Over a century after disappearing, wild elk return to Ontario

February 21, 2007

After disappearing from Ontario due to over hunting in the 19th century, wild elk have returned to the province thanks to the efforts of the Ontario elk restoration program. According to a report on the program’s success, published in the March issue of Restoration Ecology, 460 elk were brought from Alberta and released in various Ontario sites between 1998 and 2001.

"The Ontario elk restoration program has met with great success primarily due to the collaborative, multi-partnered approach to wildlife management," says Dr. Rick Rosatte, author of the report and senior research scientist with the Ontario Ministry of Natural Resources. Although the transferred elk experienced a 41 percent mortality rate between 1998-2004, the majority of surviving elk were able to reproduce. According to the program’s 2004 data, 375 to 440 elk are currently living in Ontario.

Dr. Rosatte is quick to point out that the program faced many challenges. Many of the reintroduced elk did not survive long after being transferred, particularly due to wolf predation, illegal hunting and stress from the transfer process. However, the death rate is decreasing each year, suggesting that the animals are adapting to their new home.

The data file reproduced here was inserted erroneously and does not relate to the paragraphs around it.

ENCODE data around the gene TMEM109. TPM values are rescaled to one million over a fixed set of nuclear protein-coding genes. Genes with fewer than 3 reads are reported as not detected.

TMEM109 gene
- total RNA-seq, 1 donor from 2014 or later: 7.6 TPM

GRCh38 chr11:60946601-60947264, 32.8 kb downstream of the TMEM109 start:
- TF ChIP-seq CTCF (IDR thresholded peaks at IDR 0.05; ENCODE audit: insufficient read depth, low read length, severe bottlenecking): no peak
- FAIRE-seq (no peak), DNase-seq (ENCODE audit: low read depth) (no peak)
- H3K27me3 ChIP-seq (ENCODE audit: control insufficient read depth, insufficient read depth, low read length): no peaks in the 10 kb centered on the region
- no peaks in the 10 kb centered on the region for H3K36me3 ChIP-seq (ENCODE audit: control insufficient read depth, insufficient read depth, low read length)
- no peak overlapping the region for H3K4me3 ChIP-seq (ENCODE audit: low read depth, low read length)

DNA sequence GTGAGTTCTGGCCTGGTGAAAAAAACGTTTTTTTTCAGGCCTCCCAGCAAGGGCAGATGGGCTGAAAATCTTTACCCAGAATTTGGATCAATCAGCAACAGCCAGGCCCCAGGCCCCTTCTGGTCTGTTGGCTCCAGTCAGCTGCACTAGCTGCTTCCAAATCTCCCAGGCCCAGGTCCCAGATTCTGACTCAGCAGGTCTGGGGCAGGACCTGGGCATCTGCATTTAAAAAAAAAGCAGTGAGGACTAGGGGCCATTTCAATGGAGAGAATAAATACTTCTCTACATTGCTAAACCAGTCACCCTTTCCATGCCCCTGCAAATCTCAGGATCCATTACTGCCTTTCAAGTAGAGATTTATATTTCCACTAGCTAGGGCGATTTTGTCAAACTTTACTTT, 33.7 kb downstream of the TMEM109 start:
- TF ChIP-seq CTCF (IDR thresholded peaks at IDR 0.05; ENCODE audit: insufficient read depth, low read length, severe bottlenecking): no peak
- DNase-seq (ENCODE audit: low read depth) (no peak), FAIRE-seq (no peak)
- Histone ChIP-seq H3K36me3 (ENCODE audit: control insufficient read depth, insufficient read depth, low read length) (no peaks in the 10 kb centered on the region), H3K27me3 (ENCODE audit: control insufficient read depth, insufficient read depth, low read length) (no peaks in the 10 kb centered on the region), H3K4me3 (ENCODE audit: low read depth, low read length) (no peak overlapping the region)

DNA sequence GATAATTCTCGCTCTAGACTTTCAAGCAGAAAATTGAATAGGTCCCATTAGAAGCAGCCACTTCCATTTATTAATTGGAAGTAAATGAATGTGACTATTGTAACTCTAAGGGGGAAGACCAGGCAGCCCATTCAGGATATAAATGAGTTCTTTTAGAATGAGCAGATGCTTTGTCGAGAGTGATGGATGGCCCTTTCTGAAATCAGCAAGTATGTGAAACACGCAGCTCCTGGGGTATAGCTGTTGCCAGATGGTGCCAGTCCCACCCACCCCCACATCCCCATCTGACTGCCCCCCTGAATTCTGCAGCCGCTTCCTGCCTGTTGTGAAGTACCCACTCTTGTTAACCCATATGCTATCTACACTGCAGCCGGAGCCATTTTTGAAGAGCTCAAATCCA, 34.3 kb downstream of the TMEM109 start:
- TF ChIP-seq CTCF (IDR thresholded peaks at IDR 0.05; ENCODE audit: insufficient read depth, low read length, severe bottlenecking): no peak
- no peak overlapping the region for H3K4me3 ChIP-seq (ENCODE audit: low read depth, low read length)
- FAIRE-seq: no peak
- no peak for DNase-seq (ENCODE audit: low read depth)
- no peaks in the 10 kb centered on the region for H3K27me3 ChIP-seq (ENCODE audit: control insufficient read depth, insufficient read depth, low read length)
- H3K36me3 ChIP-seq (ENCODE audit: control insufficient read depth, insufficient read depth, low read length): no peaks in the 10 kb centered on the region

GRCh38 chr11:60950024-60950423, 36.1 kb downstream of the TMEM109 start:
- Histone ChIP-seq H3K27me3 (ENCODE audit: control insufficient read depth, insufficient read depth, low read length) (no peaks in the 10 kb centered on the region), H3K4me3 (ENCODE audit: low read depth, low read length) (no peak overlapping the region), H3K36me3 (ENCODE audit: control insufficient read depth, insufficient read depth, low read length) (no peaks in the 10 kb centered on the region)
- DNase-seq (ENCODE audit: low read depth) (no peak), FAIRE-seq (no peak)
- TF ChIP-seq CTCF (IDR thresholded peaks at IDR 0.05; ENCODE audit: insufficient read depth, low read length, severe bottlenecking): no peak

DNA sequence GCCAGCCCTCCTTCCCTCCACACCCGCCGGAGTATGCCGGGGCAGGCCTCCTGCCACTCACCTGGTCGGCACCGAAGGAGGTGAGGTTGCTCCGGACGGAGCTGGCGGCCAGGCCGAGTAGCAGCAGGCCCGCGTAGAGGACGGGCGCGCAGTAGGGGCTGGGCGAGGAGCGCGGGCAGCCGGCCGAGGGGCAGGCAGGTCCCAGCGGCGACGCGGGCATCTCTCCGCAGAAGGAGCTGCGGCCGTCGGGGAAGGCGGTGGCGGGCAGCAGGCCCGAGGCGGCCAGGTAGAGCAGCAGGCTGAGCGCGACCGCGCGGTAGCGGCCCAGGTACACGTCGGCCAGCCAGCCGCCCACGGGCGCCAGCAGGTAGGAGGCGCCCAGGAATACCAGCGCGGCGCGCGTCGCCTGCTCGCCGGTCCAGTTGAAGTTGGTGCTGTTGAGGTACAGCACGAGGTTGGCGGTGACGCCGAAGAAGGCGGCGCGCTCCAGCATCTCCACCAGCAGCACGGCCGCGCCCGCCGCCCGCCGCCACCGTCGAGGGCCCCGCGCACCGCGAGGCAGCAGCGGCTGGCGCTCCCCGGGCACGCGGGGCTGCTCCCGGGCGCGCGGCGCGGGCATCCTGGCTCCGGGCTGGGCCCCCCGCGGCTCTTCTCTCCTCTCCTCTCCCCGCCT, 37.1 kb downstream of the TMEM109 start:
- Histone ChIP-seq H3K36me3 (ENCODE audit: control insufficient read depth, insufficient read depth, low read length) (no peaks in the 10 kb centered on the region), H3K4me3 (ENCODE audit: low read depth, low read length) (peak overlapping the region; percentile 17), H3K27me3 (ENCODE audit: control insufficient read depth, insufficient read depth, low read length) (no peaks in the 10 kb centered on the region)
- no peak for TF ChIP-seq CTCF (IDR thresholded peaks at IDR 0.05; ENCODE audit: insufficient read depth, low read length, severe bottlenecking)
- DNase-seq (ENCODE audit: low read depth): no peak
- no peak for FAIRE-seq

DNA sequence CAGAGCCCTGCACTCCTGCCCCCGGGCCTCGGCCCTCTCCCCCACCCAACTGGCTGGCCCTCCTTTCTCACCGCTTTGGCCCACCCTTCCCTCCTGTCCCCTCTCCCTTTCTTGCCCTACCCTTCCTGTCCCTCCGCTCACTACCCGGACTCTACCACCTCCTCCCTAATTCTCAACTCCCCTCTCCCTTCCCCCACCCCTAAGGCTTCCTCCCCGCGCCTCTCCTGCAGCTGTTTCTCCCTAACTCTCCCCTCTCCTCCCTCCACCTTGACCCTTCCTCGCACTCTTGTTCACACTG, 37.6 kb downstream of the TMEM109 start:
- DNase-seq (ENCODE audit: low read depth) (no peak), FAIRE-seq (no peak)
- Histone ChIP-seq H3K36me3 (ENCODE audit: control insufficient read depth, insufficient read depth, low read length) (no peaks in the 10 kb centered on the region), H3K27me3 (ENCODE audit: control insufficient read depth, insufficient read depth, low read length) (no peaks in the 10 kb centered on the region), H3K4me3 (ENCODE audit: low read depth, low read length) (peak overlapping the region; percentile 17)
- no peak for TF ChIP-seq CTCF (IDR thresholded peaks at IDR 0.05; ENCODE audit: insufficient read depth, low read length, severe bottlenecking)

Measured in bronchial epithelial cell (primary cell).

Although pleased with the program’s success to date, Rosatte asserts that the work is far from over. "Our challenge for the future will be to develop accurate methods to estimate elk numbers and locations, so that elk can be managed in a sustainable manner, and in a way that minimizes conflicts between elk and humans."

Source: Blackwell Publishing

Related Stories

Recommended for you

Mathematics predicts a sixth mass extinction by 2100

September 20, 2017

In the past 540 million years, the Earth has endured five mass extinction events, each involving processes that upended the normal cycling of carbon through the atmosphere and oceans. These globally fatal perturbations in ...

New hermit crab uses live coral as its home

September 20, 2017

A new hermit crab species can live in a walking coral's cavity in a reciprocal relationship, replacing the usual marine worm partner, according to a study published September 20, 2017 in the open-access journal PLOS ONE by ...

0 comments

Please sign in to add a comment. Registration is free, and takes less than a minute. Read more

Click here to reset your password.
Sign in to get notified via email when new comments are made.